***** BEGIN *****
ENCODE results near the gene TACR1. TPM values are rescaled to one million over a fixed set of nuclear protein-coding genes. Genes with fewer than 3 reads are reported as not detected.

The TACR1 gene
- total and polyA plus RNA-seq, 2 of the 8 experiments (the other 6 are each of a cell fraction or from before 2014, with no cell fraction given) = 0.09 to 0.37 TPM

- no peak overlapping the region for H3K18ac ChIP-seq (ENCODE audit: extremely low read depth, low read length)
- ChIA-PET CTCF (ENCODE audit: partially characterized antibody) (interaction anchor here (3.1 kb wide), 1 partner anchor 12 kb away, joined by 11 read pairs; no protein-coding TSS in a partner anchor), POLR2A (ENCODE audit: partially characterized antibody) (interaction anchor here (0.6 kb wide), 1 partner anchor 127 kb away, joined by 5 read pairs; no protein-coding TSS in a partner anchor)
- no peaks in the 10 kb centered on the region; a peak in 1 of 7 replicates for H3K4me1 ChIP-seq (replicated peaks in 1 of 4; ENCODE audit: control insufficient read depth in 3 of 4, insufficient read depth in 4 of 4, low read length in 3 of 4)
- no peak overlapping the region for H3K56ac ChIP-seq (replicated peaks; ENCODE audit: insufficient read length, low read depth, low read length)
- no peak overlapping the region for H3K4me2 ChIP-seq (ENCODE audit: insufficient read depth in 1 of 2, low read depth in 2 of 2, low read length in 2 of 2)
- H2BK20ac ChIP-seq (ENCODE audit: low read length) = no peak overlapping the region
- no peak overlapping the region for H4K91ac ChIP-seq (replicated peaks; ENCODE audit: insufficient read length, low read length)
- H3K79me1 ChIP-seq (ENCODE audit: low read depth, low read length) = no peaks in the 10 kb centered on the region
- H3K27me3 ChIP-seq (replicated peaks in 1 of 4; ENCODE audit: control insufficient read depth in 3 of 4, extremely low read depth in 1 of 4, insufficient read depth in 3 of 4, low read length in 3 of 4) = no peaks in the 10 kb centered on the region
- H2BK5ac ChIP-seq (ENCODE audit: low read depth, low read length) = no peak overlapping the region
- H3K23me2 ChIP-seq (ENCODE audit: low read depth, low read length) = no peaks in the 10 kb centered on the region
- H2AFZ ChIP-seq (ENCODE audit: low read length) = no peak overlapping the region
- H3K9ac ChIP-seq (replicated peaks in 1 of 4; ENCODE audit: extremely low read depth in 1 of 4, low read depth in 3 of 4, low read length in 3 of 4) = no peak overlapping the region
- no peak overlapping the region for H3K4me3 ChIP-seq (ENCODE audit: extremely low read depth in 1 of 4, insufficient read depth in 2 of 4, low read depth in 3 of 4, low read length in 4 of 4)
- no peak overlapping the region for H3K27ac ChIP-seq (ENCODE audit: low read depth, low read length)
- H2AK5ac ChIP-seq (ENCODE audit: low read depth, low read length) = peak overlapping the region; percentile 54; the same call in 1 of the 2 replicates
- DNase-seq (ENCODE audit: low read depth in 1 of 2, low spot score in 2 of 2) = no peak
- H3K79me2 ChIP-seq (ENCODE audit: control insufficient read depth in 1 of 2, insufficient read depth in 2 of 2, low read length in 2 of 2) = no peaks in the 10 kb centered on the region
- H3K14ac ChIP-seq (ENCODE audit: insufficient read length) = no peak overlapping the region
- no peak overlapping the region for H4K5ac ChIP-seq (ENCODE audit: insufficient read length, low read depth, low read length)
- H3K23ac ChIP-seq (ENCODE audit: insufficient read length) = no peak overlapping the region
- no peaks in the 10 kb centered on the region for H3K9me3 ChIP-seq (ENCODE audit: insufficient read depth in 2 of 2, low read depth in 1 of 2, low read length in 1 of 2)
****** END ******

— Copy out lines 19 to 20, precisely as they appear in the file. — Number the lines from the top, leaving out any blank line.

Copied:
- H2AK5ac ChIP-seq (ENCODE audit: low read depth, low read length) = peak overlapping the region; percentile 54; the same call in 1 of the 2 replicates
- DNase-seq (ENCODE audit: low read depth in 1 of 2, low spot score in 2 of 2) = no peak